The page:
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Gift of Giving

What to do with all of that old technology By Stephen Schleicher

Got a new G5 for the holidays?  Did you get a new camera, or gaming system and no longer want your old technology?  Have you thought about making a charitable donation?

One of the biggest letdowns when we get new technology is answering the question, ?What do I do with my old stuff?  Unfortunately the money you get from selling old gear, games, or other equipment is so small compared to the original investment you feel somewhat cheated.  I recently went to sell a couple of my Xbox games and found out I could only get $1 for each one.  A video camera you spent $5000 on may only get you $1500 to $2000 if you try to sell it on eBay.  And if you have used your equipment for some time, you have probably already written off all of the depreciable value.
So what can we do to make sure our old technology has worth to someone?  I say donate it.  Yes, you could drop it off at your local Goodwill or the Salvation Army, but that means it will sit on a self waiting for someone else to buy it.  Why not make the donation directly to a group or organization that can actually use it right away?  Im a firm believer in donating my old tech to those organizations I know will get use out of it.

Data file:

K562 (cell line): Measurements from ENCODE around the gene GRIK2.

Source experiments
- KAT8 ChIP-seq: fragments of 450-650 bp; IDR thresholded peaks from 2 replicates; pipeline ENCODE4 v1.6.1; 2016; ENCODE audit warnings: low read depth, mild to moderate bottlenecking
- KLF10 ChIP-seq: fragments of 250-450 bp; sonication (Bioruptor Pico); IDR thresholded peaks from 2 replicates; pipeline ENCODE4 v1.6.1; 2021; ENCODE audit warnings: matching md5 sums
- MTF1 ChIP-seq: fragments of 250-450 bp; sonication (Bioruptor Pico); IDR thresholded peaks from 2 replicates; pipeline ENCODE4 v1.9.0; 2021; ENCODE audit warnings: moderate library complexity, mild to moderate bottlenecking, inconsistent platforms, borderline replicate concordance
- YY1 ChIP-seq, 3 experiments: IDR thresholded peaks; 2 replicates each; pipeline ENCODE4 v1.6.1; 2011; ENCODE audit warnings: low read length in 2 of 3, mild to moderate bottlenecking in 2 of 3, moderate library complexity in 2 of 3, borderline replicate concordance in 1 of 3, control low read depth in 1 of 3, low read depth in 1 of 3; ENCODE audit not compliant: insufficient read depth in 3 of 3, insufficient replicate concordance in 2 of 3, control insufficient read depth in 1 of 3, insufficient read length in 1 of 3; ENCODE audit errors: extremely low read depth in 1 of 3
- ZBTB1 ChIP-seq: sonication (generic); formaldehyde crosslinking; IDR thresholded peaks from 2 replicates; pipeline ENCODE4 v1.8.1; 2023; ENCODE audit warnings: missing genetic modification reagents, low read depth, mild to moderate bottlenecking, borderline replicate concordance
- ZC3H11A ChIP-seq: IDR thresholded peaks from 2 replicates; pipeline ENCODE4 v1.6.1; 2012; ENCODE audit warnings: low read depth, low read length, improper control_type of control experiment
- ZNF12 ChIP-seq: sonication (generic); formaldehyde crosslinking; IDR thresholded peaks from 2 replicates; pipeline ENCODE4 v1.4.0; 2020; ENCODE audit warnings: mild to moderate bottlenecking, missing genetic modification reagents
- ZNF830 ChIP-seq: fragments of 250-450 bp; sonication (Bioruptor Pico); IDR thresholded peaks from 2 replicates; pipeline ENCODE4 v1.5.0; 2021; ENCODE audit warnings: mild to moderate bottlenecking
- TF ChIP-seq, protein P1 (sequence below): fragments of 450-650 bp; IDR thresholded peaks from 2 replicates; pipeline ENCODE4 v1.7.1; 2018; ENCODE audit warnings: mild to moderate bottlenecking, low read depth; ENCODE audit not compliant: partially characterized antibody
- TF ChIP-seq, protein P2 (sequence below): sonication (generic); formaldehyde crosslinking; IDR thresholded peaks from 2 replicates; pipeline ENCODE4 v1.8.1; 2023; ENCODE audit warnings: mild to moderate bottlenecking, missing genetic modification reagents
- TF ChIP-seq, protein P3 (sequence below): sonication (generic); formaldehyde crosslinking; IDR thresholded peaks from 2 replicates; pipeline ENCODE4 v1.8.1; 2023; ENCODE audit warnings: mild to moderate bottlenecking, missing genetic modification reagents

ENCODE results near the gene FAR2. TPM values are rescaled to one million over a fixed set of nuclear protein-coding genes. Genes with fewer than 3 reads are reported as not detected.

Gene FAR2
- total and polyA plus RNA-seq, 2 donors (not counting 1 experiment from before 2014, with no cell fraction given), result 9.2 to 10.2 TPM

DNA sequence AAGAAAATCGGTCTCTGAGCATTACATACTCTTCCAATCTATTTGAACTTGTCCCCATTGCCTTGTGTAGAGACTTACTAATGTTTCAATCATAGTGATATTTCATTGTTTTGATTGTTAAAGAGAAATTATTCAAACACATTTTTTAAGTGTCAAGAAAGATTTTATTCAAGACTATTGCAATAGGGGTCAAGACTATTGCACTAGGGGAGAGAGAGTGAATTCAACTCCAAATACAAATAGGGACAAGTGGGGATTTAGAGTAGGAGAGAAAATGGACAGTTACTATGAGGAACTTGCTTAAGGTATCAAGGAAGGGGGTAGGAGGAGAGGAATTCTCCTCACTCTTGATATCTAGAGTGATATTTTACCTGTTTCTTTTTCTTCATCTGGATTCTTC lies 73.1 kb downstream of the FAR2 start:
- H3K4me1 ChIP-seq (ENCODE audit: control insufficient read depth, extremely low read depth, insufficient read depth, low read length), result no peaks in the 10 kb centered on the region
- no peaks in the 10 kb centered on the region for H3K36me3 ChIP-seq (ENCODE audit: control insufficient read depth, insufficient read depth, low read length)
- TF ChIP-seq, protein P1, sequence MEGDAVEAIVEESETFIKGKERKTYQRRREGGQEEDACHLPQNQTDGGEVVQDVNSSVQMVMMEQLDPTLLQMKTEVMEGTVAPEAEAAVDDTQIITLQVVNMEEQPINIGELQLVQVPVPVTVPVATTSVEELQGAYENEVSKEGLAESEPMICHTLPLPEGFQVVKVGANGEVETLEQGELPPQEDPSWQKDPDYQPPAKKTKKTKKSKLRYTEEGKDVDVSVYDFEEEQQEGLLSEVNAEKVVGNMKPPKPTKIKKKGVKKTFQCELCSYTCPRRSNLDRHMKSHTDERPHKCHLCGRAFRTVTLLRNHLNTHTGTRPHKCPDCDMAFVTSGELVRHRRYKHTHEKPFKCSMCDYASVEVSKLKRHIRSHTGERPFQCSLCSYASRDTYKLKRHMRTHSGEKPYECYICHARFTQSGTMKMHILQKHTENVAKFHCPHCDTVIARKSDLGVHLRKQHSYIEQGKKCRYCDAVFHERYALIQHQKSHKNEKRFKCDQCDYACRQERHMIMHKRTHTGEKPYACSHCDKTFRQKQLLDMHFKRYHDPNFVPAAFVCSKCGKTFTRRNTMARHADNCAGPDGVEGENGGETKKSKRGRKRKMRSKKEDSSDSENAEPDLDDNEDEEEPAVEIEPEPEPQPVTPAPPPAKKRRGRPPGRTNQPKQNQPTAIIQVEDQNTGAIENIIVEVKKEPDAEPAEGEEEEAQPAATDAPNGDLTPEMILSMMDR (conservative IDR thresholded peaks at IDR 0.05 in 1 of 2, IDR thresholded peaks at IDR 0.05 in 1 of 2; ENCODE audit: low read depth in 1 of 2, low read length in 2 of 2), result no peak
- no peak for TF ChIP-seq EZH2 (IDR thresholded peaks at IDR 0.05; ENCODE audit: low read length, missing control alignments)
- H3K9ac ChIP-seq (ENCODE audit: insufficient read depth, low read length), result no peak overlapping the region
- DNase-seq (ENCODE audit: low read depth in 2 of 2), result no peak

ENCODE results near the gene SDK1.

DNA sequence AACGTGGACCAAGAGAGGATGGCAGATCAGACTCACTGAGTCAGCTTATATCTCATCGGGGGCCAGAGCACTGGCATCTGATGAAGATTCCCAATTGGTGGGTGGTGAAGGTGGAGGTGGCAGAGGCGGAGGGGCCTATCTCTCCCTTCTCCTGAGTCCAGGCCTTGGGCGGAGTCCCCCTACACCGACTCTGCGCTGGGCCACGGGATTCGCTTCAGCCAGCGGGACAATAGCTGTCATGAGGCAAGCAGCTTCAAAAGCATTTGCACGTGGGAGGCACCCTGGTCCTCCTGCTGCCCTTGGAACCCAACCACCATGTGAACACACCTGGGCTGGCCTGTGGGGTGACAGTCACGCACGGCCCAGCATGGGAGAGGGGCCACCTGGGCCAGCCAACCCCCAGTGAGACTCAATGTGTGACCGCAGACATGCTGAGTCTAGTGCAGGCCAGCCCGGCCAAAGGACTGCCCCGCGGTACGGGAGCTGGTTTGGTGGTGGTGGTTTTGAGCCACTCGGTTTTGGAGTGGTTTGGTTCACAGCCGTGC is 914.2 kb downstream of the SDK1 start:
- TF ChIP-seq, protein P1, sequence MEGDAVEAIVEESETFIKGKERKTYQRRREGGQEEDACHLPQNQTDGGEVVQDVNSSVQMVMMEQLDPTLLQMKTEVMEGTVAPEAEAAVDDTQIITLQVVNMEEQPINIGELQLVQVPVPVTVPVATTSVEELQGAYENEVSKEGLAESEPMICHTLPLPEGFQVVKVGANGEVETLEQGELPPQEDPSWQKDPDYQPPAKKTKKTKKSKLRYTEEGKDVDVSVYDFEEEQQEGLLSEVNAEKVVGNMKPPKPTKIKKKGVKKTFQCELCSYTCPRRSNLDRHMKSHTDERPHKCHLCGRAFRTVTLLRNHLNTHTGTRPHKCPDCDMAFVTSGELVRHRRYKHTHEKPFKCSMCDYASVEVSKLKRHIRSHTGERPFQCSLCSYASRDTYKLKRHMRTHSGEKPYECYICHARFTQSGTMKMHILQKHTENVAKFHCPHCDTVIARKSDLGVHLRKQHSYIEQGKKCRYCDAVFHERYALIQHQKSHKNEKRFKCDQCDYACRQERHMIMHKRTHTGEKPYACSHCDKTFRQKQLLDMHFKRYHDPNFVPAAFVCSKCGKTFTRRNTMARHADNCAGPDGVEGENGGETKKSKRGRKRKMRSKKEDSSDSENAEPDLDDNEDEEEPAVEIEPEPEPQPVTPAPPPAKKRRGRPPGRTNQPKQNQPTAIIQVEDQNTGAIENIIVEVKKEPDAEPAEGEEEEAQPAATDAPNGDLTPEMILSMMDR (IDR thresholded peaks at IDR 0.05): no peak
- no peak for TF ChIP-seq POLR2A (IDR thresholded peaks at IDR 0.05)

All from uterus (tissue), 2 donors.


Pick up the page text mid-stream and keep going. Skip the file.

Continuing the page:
One place you may not think of right away is your local state college or university.  For many schools budgets are tight and getting new computer equipment and hardware may not be feasible in the budget year.  For the last couple of years I have been donating my older computer systems to the media studies department at the local university.  The computers have been used for everything from servers to editing systems to boxes set up to encode streaming media.  While you may think your Mac G5 is the best thing in the world and your Dual Gig G4 is worthless, remember that it is still powerful enough to run Final Cut Pro, and that could very easily help those needing access another box.  While a school may not be able to afford the nearly $5k cost of an Apple box, they can certainly find $1000 for software.  And best of all, you can write the gift off as a charitable donation come April 15 (of course you should always check with your accountant).